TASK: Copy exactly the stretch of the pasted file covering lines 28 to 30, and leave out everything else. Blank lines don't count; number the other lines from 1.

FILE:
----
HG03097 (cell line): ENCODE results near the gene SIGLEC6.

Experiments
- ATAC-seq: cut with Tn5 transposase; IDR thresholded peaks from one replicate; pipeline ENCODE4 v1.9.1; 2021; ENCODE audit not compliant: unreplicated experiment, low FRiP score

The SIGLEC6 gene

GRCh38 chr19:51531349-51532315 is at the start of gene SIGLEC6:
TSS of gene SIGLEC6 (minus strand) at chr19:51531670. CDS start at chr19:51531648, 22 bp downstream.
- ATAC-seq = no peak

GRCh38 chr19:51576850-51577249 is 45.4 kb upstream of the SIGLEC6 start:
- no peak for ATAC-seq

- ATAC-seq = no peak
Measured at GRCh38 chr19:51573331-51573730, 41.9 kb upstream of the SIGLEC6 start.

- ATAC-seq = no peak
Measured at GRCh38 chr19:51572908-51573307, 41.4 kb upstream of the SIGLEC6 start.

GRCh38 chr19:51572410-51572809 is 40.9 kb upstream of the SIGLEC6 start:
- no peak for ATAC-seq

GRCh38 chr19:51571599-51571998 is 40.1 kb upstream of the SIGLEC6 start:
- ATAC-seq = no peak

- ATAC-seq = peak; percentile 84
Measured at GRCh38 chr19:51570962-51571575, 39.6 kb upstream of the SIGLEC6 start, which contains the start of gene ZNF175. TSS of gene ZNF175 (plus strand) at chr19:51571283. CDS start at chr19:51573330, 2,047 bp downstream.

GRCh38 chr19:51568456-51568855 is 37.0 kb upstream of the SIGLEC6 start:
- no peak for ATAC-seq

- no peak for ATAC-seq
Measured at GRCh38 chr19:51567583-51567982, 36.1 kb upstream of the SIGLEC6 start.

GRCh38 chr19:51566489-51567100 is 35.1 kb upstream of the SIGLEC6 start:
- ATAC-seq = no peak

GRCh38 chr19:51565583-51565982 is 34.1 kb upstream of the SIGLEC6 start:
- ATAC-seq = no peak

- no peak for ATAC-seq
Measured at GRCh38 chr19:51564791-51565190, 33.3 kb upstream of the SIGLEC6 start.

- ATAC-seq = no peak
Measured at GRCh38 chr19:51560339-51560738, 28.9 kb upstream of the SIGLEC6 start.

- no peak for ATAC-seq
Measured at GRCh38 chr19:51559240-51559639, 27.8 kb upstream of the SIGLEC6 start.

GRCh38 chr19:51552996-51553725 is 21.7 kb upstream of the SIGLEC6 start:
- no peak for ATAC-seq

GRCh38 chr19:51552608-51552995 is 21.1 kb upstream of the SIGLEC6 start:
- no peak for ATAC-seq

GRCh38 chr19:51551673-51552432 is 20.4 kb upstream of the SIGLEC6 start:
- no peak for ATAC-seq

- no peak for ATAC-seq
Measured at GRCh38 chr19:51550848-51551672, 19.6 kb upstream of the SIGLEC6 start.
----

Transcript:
- no peak for ATAC-seq
Measured at GRCh38 chr19:51564791-51565190, 33.3 kb upstream of the SIGLEC6 start.

- ATAC-seq = no peak